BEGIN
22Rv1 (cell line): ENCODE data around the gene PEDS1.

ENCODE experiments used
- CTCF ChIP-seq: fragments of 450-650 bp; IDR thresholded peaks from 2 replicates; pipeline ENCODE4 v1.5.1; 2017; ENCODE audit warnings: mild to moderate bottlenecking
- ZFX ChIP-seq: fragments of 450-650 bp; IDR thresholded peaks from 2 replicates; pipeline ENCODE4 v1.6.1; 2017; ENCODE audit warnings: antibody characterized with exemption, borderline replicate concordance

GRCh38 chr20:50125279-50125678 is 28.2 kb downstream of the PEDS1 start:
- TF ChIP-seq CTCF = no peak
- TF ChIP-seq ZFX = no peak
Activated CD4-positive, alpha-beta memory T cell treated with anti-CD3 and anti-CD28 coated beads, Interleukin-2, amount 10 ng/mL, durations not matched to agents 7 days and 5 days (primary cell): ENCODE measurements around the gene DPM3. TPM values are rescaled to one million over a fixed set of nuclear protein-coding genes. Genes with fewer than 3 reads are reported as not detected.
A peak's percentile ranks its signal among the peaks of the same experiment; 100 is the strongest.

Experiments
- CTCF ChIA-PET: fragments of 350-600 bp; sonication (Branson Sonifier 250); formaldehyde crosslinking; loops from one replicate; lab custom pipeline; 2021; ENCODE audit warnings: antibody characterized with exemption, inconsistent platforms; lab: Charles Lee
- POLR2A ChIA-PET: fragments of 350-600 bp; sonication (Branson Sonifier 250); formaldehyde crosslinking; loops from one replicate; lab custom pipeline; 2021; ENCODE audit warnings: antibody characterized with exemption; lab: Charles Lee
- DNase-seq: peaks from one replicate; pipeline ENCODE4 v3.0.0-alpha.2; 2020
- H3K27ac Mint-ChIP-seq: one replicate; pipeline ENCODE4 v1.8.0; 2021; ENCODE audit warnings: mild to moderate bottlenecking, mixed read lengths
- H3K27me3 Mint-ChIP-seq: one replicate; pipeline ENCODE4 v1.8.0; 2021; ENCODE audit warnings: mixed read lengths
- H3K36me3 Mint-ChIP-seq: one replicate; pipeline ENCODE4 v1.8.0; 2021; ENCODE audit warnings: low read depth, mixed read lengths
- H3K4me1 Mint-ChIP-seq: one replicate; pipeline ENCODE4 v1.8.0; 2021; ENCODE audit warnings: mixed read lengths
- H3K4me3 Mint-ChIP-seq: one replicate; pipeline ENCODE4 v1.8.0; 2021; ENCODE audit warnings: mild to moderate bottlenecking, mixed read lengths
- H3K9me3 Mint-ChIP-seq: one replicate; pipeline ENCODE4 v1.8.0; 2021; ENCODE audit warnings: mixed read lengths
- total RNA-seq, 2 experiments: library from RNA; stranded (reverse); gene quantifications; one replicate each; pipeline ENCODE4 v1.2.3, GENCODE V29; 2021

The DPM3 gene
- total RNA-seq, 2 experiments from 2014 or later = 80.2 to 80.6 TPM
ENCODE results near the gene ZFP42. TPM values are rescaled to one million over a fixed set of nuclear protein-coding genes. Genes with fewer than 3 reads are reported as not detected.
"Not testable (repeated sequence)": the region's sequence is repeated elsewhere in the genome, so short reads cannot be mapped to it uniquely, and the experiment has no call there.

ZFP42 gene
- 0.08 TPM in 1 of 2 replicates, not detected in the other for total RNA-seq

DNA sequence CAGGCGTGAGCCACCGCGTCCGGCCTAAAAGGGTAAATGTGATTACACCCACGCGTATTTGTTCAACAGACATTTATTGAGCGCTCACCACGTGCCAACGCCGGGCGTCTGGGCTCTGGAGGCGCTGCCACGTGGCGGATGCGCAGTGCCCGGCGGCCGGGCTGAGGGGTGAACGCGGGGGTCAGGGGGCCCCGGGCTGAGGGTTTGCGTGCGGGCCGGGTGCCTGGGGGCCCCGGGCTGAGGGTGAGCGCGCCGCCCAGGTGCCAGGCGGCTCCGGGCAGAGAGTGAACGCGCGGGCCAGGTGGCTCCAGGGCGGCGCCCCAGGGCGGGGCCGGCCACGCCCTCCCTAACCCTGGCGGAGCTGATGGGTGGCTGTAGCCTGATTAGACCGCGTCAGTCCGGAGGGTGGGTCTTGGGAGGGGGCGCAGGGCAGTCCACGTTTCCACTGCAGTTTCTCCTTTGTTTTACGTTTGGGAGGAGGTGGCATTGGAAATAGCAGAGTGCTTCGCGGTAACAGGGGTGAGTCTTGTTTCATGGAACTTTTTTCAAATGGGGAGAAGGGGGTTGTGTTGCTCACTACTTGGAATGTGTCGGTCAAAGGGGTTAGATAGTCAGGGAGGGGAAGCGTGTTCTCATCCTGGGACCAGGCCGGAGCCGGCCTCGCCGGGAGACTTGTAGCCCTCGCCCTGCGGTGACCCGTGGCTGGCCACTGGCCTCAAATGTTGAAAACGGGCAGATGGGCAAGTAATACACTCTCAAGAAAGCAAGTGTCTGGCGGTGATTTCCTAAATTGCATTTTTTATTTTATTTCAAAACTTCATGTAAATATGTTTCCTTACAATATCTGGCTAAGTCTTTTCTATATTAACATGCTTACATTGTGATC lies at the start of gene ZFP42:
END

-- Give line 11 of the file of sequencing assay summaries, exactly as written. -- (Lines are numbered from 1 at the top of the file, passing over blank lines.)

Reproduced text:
- CTCF ChIA-PET: fragments of 350-600 bp; sonication (Branson Sonifier 250); formaldehyde crosslinking; loops from one replicate; lab custom pipeline; 2021; ENCODE audit warnings: antibody characterized with exemption, inconsistent platforms; lab: Charles Lee